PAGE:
How would you describe an average day in the life of a Fulbright English Teaching Assistant? It’s difficult to say. As the 2017-2018 grantees to Belgium and Luxembourg learned last week, little about life as an ETA in these small but culturally and linguistically diverse countries could ever be described as predictable or repetitive!
In order to prepare the nine new Fulbright English Teaching Assistants for the challenges and opportunities that they may encounter over the next ten months, the Fulbright Commission hosted a class of its own: a day-long crash course in “ETA 101”.
The morning began with an introduction to ETA Rights and Responsibilities. This year’s English Teaching Assistants come from a diverse background and include recent university graduates, experienced language tutors, and even an alumna of the TAPIF Program in France. During the academic year, the ETAs will be working in secondary schools and universities in Antwerp, Brussels, Ghent, Hasselt, Louvain-la-Neuve, Mechelen, Luxembourg City, Esch-sur-Alzette, and Differdange. The Fulbright Commission is particularly grateful to its university partners, whose enthusiastic support of the ETA Program has allowed for more English Teaching Assistants to Belgium and Luxembourg than ever!
Although the grantees will soon find themselves at a variety of academic institutions, there are some pieces of advice that are relevant for all of our grantees! During the ETA Rights and Responsibilities section of their training, ETAs learned about cultural differences when it comes to class participation, teacher expectations, and grading, and discussed strategies for managing workplace expectations.
The grantees were then joined by former ETAs, who led workshops and delivered presentations based on their own experiences in Belgium and Luxembourg. Meghan Briggs, a 2016-2017 ETA to Mechelen whose grant has been renewed for the 2017-2018 academic year, challenged ETAs to think outside the box. Drawing upon her experience teaching a course in English for Tourism, the practical workshop asked grantees to define their own comfort zones and to develop strategies to cope when forced outside of them. ETAs brainstormed about ways in which they might plan lessons on topics outside of their own areas of expertise, or how they might address sensitive or controversial issues in the classroom.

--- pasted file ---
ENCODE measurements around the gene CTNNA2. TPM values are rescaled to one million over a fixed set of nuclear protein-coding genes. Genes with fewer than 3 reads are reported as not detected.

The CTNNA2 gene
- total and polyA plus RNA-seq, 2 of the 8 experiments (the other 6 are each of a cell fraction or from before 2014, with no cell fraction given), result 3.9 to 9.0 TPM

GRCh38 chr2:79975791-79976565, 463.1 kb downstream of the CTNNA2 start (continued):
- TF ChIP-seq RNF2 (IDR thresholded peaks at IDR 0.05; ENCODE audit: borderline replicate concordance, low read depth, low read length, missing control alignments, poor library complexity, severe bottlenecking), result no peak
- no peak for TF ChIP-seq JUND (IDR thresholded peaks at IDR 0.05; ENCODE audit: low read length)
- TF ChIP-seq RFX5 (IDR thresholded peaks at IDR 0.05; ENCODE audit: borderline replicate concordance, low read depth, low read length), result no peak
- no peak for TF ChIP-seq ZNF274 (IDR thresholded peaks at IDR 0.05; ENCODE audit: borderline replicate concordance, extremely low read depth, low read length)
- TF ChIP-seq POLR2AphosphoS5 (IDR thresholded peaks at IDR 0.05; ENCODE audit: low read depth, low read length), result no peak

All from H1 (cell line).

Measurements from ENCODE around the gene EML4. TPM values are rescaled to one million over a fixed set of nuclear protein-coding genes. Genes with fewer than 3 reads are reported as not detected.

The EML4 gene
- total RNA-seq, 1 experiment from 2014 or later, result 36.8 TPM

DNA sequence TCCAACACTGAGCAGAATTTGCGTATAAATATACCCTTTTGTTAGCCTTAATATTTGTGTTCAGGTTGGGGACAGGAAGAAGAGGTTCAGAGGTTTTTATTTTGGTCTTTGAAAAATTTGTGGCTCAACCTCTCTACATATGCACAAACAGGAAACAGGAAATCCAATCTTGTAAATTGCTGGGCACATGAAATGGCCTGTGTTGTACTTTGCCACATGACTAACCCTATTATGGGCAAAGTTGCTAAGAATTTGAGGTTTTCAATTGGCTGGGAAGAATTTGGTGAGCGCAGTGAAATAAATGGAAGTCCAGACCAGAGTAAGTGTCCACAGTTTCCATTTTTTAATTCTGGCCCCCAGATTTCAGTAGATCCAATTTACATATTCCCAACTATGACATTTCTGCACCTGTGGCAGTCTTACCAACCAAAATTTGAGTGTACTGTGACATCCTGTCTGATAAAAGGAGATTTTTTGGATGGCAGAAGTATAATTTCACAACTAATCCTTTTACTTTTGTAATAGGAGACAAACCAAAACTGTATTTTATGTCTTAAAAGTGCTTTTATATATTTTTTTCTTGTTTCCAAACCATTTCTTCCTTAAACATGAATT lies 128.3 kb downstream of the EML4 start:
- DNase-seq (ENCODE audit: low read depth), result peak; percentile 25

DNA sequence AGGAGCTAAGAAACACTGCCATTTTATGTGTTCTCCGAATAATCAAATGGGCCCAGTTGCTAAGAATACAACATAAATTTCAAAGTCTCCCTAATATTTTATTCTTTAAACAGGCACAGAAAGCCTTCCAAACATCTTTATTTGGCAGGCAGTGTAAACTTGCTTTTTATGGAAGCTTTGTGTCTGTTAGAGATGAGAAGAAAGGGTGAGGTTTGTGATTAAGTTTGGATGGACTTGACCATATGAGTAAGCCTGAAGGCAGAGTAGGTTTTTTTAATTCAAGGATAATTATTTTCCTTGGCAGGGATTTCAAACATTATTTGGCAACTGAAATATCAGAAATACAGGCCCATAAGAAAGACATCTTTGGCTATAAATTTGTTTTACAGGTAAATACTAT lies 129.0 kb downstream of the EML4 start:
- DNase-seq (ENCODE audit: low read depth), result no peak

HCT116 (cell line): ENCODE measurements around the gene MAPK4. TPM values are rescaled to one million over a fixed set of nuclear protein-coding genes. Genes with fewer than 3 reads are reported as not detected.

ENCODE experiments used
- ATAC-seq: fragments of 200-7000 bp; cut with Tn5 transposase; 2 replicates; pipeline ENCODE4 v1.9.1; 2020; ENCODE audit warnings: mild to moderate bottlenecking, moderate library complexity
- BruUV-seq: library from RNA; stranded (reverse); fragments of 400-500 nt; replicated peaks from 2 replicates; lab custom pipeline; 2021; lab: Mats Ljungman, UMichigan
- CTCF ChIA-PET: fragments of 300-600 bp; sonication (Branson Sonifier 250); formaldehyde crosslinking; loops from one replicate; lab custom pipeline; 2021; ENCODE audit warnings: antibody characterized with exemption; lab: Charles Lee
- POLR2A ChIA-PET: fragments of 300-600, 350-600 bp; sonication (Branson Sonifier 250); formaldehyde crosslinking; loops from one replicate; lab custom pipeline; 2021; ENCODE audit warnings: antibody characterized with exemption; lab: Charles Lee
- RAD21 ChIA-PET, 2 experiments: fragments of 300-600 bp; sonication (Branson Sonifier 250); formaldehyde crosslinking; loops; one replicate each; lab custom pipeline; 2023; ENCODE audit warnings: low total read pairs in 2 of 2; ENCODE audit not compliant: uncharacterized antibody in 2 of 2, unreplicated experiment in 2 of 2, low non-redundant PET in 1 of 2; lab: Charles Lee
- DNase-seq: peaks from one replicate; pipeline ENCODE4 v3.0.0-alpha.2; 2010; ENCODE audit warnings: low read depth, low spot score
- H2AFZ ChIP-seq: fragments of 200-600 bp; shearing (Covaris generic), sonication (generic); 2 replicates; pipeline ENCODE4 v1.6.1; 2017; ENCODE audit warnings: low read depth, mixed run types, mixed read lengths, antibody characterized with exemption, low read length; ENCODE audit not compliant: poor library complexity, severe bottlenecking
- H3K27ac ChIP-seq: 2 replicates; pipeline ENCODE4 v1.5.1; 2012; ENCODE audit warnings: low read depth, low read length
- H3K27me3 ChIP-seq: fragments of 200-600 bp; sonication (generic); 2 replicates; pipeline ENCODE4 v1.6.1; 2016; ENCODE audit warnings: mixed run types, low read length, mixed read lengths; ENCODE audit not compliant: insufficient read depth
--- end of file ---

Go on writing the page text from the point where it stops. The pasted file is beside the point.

Speaking of comfort zones — what about the culture shock of being an American in front of a class of Belgians or Luxembourgers? Fulbright alumnus Patrick Matthews spoke to grantees about the cultural differences he encountered both during his time as an ETA at Ghent University in 2014-2015 and in his subsequent work in the private sector in Brussels.
After lunch, grantees heard from ETA Program alumna Brandy Miller, who spent the past academic year as a teaching assistant in two secondary schools in Brussels. Despite being surrounded by students and supervising teachers, English Teaching Assistants sometimes lack the social network of friends and colleagues afforded to study and research grantees. Brandy’s presentation on “Cultural Engagement Outside the Classroom” gave the ETAs advice and encouragement about integrating to life in Belgium and Luxembourg, with practical hints about everything from enrolling in courses to improve their own language skills (with a choice of French, Dutch, German, or Luxembourgish!) to building their network through activity-based organizations. Lastly, Elisabeth Bloxam, a former ETA to Luxembourg and the current Fulbright Program Manger for Students, led a workshop on “Adding Value as an ETA” and talked about how English Teachings Assistants can best use their nationality, age, and areas of expertise in the classroom.
Best of luck to our ETAs as they begin work at their host institutions this week!